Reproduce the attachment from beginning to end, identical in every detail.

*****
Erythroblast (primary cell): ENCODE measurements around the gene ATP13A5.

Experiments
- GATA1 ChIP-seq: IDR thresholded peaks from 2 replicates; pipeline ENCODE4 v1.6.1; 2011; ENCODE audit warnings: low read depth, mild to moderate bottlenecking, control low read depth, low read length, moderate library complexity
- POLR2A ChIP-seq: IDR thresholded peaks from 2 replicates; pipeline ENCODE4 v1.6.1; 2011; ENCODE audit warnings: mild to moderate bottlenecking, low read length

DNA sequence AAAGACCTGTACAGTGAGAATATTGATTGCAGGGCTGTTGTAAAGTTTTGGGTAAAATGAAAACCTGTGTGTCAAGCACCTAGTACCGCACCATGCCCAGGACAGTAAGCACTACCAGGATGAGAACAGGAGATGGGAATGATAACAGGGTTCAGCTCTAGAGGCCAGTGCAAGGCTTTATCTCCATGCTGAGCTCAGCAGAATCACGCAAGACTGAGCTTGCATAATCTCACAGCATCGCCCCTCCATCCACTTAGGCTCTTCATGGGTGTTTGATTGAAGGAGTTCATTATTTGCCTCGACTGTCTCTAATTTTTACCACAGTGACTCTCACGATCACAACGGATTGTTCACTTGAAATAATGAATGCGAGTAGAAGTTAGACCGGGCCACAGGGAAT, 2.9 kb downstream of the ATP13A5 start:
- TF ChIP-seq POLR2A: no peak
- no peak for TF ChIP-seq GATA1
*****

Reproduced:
Erythroblast (primary cell): ENCODE measurements around the gene ATP13A5.

Experiments
- GATA1 ChIP-seq: IDR thresholded peaks from 2 replicates; pipeline ENCODE4 v1.6.1; 2011; ENCODE audit warnings: low read depth, mild to moderate bottlenecking, control low read depth, low read length, moderate library complexity
- POLR2A ChIP-seq: IDR thresholded peaks from 2 replicates; pipeline ENCODE4 v1.6.1; 2011; ENCODE audit warnings: mild to moderate bottlenecking, low read length

DNA sequence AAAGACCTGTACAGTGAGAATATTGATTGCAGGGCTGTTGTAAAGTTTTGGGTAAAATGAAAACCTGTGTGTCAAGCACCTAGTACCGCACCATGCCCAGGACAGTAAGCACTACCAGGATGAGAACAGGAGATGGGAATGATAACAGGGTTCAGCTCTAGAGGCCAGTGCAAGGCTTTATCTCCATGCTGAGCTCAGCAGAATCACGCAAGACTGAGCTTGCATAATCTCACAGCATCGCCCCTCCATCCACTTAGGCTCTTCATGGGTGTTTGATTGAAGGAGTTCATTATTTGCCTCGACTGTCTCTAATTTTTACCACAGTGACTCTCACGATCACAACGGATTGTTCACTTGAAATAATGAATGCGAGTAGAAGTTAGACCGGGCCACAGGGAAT, 2.9 kb downstream of the ATP13A5 start:
- TF ChIP-seq POLR2A: no peak
- no peak for TF ChIP-seq GATA1